A journalist asked my opinion about employee engagement policies in organizations. I answered that daily practices are much more important than just a collection of policies.
I see it first-hand. I’ve been helping leaders create purposeful, positive, productive work cultures for over 25 years. It’s gratifying to help leaders create workplace inspiration with an organizational constitution. The key? Clear expectations and accountability for both results AND values (how people treat each other at work).
The benefits of aligning practices to an organizational constitution are astounding. Clients tend to see substantial gains – 35-40% or more – in employee engagement, customer service, and results and profits, all within 18 months of implementing my proven process. Culture refinement also prompts some cool conversations.
Why? Daily plans, decisions, and actions by leaders and team members (i.e. daily practices) either create trust and respect, or they don’t. It’s as simple as that.
While it’s helpful for companies to have policies about desired behavior (i.e. respectful treatment of others no matter what), aligning practices – modeled by senior leaders first – to each of those behaviors is what creates inspiration and trust. Policies create awareness. Practice creates trust.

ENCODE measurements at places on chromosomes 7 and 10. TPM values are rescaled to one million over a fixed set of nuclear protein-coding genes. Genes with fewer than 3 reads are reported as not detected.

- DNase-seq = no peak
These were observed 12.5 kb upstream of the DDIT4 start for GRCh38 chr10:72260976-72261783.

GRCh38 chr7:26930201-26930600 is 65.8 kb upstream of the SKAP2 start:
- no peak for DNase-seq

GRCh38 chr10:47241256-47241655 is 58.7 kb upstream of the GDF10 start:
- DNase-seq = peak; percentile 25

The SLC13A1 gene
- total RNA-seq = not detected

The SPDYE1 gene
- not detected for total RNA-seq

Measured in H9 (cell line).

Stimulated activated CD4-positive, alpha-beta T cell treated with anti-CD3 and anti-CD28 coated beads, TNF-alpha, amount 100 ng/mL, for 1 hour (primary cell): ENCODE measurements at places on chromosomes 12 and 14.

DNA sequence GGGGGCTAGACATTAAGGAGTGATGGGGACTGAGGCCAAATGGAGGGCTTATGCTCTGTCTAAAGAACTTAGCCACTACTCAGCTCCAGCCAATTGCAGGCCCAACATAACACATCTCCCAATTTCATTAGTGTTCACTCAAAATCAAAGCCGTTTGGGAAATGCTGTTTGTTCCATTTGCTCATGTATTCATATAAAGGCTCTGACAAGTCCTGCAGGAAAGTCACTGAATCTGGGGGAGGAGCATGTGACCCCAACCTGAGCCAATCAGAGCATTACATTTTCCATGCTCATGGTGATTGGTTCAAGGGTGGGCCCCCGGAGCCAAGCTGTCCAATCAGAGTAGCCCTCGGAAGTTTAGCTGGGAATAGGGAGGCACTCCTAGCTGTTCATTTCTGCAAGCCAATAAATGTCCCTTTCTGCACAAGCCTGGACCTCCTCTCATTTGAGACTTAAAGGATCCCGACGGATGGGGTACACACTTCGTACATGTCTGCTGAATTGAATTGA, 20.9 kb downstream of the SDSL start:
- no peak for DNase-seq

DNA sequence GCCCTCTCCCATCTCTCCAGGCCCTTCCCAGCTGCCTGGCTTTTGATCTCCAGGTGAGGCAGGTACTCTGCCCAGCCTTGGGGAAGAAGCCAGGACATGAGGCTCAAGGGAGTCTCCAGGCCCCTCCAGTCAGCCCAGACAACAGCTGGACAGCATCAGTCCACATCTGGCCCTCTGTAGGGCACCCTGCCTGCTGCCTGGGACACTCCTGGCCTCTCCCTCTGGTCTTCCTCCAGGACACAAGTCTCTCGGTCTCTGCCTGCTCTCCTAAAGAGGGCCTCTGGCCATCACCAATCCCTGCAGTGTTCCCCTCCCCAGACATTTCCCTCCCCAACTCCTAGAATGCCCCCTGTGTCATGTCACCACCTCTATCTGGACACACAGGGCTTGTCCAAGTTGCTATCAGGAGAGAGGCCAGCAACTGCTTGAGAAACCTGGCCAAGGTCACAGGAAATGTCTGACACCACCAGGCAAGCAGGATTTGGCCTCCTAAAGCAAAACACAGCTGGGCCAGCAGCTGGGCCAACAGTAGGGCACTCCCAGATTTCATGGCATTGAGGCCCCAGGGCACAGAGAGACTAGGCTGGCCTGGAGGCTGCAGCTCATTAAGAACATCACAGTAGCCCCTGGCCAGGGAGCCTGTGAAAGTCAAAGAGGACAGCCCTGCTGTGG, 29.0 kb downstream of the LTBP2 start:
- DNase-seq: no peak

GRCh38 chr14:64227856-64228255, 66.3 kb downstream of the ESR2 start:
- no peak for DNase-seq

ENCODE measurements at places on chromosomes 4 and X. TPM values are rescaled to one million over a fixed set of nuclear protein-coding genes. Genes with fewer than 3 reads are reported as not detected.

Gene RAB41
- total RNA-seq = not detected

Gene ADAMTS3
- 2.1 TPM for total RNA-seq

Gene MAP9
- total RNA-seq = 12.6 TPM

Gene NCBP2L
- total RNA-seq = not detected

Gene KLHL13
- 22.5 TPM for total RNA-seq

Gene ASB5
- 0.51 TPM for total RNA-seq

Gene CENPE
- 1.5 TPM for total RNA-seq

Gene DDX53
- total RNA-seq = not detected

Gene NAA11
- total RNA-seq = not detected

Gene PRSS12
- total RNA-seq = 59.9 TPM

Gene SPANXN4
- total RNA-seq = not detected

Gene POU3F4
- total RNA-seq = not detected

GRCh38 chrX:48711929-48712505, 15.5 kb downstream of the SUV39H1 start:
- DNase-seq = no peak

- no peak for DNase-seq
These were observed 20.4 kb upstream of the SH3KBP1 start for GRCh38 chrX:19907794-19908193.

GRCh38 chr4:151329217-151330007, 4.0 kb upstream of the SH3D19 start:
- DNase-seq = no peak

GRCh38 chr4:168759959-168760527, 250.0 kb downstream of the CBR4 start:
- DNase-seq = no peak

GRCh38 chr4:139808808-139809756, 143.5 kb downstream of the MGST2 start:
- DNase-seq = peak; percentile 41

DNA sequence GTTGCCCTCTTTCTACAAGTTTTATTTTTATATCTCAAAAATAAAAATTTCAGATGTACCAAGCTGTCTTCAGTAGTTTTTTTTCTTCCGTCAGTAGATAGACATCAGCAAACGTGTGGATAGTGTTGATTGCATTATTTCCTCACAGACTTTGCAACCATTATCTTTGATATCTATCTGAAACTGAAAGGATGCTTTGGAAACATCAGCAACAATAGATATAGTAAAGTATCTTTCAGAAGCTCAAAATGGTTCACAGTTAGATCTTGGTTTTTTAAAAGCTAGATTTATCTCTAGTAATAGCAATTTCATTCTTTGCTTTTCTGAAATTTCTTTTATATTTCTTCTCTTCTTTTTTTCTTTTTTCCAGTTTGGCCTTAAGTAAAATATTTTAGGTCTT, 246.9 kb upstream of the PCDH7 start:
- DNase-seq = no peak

Ask around and I’m sure you’ll hear, “Oh, sure, they have a poster with expected behaviors. But in everyday practice, they ignore what’s on the poster.” I don’t think organizations intentionally craft policies that erode engagement or inspiration, but many policies do just that. Leaders tend to focus on results, metrics, and profit. THEIR bosses are often pushing that agenda. Rarely are there staff meetings to discuss, “How is everyone getting along?” No, meetings go over numbers and tangible results. It’s technically easier to measure. And while it’s important to look at results, I suggest it’s even MORE important to build accountability for values and behavior. If you only focus on results, you’ll create an environment where it’s okay to cut corners, to be a little dishonest, to fudge things, to poach sales, to withhold vital information from colleagues, etc. in order for your results to look acceptable.
To ensure the wrong focus doesn’t happen at YOUR organization, you must be a role model. A champion of workplace inspiration and employee engagement. This is not a passive responsibility. You are going to have to exercise time, intention, energy, coaching, modeling and redirecting — over and over — every day.
This is the better way. Our best bosses created a safe, inspiring work environment by making values as important as results. They gave us clear values expectations as well as clear performance expectations – and held us accountable for both.
How we behave to get desired results is as important as the results themselves, and ironically often affects those results. Take a look at companies where engagement, respect, and inspiration are notable–and you’ll often see that their numbers are just fine as well.